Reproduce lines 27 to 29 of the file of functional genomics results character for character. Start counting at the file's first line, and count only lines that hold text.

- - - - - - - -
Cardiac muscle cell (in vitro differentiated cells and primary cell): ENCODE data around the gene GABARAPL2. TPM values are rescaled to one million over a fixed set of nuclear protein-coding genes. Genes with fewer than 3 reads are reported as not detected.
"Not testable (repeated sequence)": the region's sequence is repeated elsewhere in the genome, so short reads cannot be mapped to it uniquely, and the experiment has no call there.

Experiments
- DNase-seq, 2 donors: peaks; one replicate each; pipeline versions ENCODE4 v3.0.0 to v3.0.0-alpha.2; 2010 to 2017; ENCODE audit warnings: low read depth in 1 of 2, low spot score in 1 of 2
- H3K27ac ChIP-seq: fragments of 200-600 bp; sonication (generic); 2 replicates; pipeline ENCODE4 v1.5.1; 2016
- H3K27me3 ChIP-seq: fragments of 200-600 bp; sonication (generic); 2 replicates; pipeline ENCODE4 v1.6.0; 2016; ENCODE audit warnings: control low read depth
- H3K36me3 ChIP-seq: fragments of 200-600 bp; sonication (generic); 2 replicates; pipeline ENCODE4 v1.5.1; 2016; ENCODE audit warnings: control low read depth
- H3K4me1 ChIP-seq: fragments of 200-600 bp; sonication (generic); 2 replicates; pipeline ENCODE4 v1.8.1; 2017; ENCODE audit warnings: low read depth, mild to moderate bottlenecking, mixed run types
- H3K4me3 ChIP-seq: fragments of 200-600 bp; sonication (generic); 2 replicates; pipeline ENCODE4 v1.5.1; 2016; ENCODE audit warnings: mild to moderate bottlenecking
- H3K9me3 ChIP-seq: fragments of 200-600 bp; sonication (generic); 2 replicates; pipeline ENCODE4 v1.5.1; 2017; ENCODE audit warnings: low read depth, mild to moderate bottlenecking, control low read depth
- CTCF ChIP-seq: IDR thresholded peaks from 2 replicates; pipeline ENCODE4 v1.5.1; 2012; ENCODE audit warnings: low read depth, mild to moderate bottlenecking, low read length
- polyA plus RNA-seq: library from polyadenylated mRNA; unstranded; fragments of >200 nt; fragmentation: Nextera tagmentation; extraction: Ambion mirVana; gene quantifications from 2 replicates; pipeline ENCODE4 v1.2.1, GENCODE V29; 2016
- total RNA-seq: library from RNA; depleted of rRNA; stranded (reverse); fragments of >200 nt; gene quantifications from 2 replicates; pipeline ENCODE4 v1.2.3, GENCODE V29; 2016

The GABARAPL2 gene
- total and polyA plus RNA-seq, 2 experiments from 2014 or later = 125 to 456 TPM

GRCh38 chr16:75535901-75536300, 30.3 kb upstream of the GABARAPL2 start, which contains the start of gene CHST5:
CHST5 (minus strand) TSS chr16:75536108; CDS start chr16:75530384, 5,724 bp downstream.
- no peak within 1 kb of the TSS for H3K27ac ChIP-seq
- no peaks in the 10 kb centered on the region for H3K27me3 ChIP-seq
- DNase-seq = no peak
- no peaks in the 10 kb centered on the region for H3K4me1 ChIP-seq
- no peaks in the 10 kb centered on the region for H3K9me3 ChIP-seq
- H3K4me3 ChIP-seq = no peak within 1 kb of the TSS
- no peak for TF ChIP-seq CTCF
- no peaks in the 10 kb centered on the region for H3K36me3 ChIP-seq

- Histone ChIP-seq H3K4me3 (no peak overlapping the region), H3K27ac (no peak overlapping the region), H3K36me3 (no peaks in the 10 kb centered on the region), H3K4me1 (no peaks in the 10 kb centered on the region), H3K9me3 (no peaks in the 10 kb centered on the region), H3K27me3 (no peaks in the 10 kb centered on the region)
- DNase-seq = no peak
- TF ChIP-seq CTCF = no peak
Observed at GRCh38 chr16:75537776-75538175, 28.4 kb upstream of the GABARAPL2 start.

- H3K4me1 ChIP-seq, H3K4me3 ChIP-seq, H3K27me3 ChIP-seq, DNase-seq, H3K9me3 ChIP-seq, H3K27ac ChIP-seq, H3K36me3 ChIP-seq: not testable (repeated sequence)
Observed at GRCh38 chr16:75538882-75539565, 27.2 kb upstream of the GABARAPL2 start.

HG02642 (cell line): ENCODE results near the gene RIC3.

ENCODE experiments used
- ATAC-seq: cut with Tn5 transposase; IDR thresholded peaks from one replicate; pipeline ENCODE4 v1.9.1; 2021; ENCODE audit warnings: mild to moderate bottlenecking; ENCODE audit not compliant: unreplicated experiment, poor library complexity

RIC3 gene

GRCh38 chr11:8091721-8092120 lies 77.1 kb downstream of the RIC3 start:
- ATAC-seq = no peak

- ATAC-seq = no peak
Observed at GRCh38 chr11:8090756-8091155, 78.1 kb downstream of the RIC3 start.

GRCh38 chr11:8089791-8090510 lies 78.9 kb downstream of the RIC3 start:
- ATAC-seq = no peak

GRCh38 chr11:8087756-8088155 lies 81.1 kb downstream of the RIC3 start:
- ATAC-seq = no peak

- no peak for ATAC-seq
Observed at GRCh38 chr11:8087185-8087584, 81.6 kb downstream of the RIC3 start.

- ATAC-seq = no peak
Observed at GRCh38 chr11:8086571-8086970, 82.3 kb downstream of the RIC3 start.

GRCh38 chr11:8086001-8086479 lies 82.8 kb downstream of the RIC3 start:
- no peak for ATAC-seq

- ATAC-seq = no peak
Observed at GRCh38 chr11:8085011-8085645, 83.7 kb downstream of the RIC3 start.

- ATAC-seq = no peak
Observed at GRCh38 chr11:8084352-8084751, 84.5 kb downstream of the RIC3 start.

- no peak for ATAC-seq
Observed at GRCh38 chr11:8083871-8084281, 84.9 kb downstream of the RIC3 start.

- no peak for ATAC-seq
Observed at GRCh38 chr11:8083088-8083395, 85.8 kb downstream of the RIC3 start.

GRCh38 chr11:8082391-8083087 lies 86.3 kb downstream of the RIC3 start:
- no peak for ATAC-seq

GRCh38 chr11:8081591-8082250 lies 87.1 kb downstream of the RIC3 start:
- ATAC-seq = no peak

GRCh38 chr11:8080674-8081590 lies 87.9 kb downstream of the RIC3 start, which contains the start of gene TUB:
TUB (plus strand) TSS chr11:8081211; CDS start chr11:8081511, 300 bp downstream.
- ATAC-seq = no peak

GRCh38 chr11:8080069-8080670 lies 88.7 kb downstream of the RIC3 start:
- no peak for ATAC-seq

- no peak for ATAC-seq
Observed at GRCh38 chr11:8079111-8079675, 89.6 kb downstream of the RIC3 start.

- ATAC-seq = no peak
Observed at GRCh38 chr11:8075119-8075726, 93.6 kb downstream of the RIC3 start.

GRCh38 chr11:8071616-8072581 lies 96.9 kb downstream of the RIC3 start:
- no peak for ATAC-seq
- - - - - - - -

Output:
- DNase-seq = no peak
- TF ChIP-seq CTCF = no peak
Observed at GRCh38 chr16:75537776-75538175, 28.4 kb upstream of the GABARAPL2 start.